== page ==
(Pocket-lint) - Although it wasn’t widely acclaimed, we rather liked the original Toshiba NB100 - a netbook sticking to the small and cheap ethos as the original netbooks. The NB200 represents a slight departure from this, falling more in line with its rivals.
As such, you’ll find the now-default 10.1-inch screen, 6-cell battery and Windows XP in place. The overall design is classier than the NB100, with a more upmarket feel that should appeal to the wider market. It’s available in black or brown, depending on configuration, and silver, pink and blue in the US, the NB200 also offers an attractive patterned finish.
Our review sample, costing £367, featured a brown finish, with black reserved for the slightly cheaper NB200-11L. Priced at £332, the only other difference is the use of a slightly slower and marginally more power-hungry Intel Atom N270 processor.
The 10.1-inch screen is impressive, with LED backlighting helping to offer bright colours and good contrast. The jump in size hasn’t seen an increase in resolution, however, with Toshiba using the ever popular 1024 x 600 pixel panel. It’s capable enough, with space for a webpage or single document, but as with all netbooks it’s simply not cut out for working with more than one window. A glossy finish sees reflections in brighter conditions, but we didn’t find it overly problematic.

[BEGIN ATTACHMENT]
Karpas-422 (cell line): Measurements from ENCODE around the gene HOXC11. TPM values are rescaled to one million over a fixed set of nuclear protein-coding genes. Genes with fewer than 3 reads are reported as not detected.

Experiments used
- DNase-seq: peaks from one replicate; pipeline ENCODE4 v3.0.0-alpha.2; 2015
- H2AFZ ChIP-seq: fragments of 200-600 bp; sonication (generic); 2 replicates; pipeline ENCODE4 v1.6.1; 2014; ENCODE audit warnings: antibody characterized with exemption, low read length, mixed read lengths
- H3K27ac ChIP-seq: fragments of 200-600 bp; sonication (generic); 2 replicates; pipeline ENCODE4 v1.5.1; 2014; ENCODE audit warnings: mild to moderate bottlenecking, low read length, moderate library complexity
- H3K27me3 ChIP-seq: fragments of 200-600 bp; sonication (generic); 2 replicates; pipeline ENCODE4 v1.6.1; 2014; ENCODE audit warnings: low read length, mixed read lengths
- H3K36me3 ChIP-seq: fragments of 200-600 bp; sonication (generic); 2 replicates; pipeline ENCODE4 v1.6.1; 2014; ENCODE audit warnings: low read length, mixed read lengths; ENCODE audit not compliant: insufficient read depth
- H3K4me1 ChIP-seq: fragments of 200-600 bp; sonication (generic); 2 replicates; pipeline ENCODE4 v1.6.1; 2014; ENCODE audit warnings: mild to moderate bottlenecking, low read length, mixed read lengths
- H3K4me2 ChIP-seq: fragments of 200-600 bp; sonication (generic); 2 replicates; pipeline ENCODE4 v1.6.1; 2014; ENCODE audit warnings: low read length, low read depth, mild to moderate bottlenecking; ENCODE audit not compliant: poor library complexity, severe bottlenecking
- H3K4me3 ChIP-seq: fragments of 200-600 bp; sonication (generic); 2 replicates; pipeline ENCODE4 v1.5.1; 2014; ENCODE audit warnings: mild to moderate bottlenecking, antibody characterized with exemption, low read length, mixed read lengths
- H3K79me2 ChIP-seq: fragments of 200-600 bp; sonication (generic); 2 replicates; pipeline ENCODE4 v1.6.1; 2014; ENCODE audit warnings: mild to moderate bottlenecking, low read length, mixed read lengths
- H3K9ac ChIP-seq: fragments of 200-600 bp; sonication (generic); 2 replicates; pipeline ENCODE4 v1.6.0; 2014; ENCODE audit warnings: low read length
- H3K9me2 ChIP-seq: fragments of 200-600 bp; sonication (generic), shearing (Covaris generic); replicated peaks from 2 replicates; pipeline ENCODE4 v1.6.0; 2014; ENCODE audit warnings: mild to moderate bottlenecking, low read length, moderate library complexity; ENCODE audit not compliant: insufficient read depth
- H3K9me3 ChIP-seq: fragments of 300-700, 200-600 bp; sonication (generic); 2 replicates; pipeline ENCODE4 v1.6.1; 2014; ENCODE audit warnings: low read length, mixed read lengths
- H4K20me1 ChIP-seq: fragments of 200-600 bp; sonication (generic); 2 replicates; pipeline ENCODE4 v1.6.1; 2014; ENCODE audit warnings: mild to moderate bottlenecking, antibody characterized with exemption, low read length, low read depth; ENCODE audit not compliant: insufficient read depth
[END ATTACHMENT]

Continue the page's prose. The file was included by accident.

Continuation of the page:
The bigger screen brings a much larger keyboard with it, and usability increases as a result. It features an isolated design, with keys sticking out through individual holes in the chassis, making it easier to type at speed without the fear of hitting an adjacent key. Accurate and offering good quality, the keys could offer a slightly increased travel. The touchpad is large and responsive, also offering buttons that are bigger than average.
The quality of this machine impresses most, with robust plastics used throughout the chassis, and a cohesive and usable design. The large 6-cell battery protrudes from the rear of the chassis, but it makes a convenient carry handle and doesn’t raise the height of the netbook during use. As with most of the features on this machine, the 1.3kg weight is average.
Along with an Intel Atom N280 processor - which is slightly more power-efficient than the more popular N270 chip - the NB200 managed to run for over 8 hours between charges, making it a great choice for those needing all-day usability. 1024MB of memory and the reasonably resource friendly Windows XP OS results in smooth performance, although don’t expect to carry out multi-tasking. The 160GB hard drive provides plenty of storage space, although lacks the robust nature of the SSD options found on earlier netbooks.
Peripherals can easily be added via the NB200’s three USB ports, and Bluetooth is also in place for wireless connections. 802.11b/g Wi-Fi offers wireless connections to networks and the internet, with 10/100 Base-T Ethernet provided for fixed connections. A memory card reader offers easy access to SD and MMC Flash storage, and there’s a VGA-out port for hooking up an external monitor. An integrated webcam above the screen rounds off the specification.
The jump from an 8.9-inch form factor in the NB100 to the 10.1-inch design here places the NB200 firmly in line with its rivals. Aside from the excellent battery life, it has no stand-out features, but it still remains a highly attractive and well-made netbook. It may not move the game on, then, but it’s among the best netbooks currently available.